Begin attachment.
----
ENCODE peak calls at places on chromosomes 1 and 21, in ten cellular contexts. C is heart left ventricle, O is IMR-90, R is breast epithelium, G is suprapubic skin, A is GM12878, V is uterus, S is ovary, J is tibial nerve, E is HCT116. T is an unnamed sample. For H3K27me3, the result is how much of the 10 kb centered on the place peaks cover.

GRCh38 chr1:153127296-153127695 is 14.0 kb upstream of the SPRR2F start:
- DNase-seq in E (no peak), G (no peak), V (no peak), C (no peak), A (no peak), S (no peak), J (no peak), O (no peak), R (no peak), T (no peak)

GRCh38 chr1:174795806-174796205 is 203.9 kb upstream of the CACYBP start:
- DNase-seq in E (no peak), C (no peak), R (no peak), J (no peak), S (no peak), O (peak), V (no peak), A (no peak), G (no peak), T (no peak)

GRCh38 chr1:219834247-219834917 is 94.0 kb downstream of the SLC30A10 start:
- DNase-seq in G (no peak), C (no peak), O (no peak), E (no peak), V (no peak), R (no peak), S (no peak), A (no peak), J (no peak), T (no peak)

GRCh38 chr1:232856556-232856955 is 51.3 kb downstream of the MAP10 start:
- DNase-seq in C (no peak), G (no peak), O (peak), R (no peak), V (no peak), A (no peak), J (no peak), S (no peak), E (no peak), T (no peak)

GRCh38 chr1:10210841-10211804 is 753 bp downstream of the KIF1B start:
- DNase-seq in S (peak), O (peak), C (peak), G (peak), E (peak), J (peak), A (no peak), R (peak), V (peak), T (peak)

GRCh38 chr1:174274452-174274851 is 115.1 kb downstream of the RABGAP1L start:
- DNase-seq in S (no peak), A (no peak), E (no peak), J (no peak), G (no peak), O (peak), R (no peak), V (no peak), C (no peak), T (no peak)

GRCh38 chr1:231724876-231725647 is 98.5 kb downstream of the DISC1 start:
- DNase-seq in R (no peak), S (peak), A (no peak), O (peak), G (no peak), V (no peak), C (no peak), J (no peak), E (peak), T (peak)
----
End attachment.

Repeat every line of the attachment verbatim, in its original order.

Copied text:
ENCODE peak calls at places on chromosomes 1 and 21, in ten cellular contexts. C is heart left ventricle, O is IMR-90, R is breast epithelium, G is suprapubic skin, A is GM12878, V is uterus, S is ovary, J is tibial nerve, E is HCT116. T is an unnamed sample. For H3K27me3, the result is how much of the 10 kb centered on the place peaks cover.

GRCh38 chr1:153127296-153127695 is 14.0 kb upstream of the SPRR2F start:
- DNase-seq in E (no peak), G (no peak), V (no peak), C (no peak), A (no peak), S (no peak), J (no peak), O (no peak), R (no peak), T (no peak)

GRCh38 chr1:174795806-174796205 is 203.9 kb upstream of the CACYBP start:
- DNase-seq in E (no peak), C (no peak), R (no peak), J (no peak), S (no peak), O (peak), V (no peak), A (no peak), G (no peak), T (no peak)

GRCh38 chr1:219834247-219834917 is 94.0 kb downstream of the SLC30A10 start:
- DNase-seq in G (no peak), C (no peak), O (no peak), E (no peak), V (no peak), R (no peak), S (no peak), A (no peak), J (no peak), T (no peak)

GRCh38 chr1:232856556-232856955 is 51.3 kb downstream of the MAP10 start:
- DNase-seq in C (no peak), G (no peak), O (peak), R (no peak), V (no peak), A (no peak), J (no peak), S (no peak), E (no peak), T (no peak)

GRCh38 chr1:10210841-10211804 is 753 bp downstream of the KIF1B start:
- DNase-seq in S (peak), O (peak), C (peak), G (peak), E (peak), J (peak), A (no peak), R (peak), V (peak), T (peak)

GRCh38 chr1:174274452-174274851 is 115.1 kb downstream of the RABGAP1L start:
- DNase-seq in S (no peak), A (no peak), E (no peak), J (no peak), G (no peak), O (peak), R (no peak), V (no peak), C (no peak), T (no peak)

GRCh38 chr1:231724876-231725647 is 98.5 kb downstream of the DISC1 start:
- DNase-seq in R (no peak), S (peak), A (no peak), O (peak), G (no peak), V (no peak), C (no peak), J (no peak), E (peak), T (peak)